10. Alternative solutions should also be explored therefore. One approach could be to provide good sales tax administrators incentives to stay there until the sales tax administration is completely wound down. Such incentives could be in the form of job guarantees in the ITA. And risks of non-compliance by taxpayers ahead of the demise of the sales tax administration could be addressed by publicity indicating that sales tax arrears outstanding after the introduction of the VAT would continue to be enforced by the ITA.

11. Concerning the structure of the VAT, the ITA is required by end-2004 to prepare a draft State level VAT law consistent with European Union standards, to be introduced no later than early 2006. Accordingly, the authorities envisage a modern, broad-based VAT structure. In particular, they are considering two positive rates (standard rate, plus one reduced rate for food and selected other products), few exemptions (e.g., postal, health, and education services; financial services), zero-rating for exports, including customs duties and excises in the tax base, and a sufficiently high annual turnover threshold to exclude small traders. With technical assistance from the EU, a VAT implementation plan will be prepared by end-March 2004.

12. But revenue allocation issues will also need to be carefully weighed in the design of the VAT. For example, while a two-rate system would follow international norms, the administrative burden of having two rather than one rate is magnified in this case because the geographical origin of collections from goods under each rate may need to be tracked precisely in order to allocate the revenue appropriately between the Entities. This would strengthen the case to implement a single rate. Even leaving this aside, the general agreement that VAT proceeds should be distributed on the destination basis requires expression in a formula. The formula could be based on VAT returns or economic indicators (e.g., consumption as determined in the national accounts). But as the national accounts statistics are weak (see Chapter 2), it would appear advisable to apportion VAT revenue, at least at the outset, on the basis of past sales tax revenue collection and later according to VAT collections.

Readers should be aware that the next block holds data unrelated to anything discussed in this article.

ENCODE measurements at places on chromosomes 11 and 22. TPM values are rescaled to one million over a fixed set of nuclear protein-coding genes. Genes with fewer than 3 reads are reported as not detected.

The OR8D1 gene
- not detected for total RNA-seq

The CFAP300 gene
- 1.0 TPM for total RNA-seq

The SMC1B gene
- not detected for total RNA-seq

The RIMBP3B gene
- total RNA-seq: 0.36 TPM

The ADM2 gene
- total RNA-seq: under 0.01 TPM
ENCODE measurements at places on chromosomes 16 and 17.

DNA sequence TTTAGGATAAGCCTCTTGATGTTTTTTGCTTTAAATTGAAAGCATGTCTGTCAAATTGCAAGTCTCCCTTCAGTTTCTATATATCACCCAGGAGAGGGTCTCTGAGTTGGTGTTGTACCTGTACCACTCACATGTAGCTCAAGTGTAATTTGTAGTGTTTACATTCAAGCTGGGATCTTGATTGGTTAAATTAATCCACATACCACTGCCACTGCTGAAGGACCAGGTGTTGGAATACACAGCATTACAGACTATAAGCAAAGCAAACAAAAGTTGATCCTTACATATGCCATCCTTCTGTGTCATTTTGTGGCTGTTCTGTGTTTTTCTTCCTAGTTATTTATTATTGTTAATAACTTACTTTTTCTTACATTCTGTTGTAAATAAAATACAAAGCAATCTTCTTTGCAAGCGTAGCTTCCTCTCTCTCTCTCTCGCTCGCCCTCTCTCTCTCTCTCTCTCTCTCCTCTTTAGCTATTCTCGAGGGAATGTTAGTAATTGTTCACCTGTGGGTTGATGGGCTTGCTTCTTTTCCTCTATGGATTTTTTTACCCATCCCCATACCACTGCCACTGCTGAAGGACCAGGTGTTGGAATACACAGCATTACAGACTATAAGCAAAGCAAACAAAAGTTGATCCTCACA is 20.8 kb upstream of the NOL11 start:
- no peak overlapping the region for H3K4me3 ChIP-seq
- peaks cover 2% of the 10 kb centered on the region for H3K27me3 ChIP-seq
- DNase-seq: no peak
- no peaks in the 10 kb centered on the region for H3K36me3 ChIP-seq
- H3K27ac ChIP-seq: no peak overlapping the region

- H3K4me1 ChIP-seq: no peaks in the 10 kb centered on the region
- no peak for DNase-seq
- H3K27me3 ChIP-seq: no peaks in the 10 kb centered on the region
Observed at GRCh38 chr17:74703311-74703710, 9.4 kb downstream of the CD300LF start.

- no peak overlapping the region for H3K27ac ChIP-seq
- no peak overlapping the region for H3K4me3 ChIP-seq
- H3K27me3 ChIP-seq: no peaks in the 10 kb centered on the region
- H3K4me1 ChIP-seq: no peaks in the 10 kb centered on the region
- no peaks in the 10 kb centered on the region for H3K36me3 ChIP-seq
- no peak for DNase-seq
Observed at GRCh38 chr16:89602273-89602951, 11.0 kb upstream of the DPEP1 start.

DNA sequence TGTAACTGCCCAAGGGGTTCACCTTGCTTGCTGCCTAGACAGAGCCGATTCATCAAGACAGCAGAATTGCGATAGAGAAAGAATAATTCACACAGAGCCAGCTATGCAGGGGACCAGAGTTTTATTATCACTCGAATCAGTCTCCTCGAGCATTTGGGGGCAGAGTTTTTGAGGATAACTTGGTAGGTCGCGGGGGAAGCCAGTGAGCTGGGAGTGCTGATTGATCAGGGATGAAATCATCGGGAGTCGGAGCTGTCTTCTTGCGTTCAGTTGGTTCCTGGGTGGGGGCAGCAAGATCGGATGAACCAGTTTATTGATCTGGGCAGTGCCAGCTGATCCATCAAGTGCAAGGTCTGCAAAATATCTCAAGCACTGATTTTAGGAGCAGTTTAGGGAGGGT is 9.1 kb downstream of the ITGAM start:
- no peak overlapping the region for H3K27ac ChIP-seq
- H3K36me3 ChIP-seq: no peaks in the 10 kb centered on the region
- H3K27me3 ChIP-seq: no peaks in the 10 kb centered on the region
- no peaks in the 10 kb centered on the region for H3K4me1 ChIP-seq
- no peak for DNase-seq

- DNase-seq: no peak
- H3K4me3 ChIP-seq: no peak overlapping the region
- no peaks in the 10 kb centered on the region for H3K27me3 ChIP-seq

13. Given the advanced state of readiness of the VAT law, progress towards unification of the customs administrations, and the key role of VAT in combating tax evasion, there is a strong case to target implementation of the VAT earlier than January 1 2006. While undue haste carries risks, the attached timeline suggests that, with application, implementation from mid-2005 is feasible (See Table 1).

Table 1.

Establishing the ITA and Introducing VAT—Action Plan

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C. Corporate and Labor Tax Issues

14. Alongside these efforts to strengthen indirect taxation, direct taxes are also under review. Both Entities are preparing reforms to corporate income taxes which could be implemented in 2005. Given that currently three corporate tax structures apply—one in each Entity (with rates of 30 and 10 percent) and another in Brcko District—harmonization will be a key issue. Collections from these taxes are, however, minimal (See Chapter 2).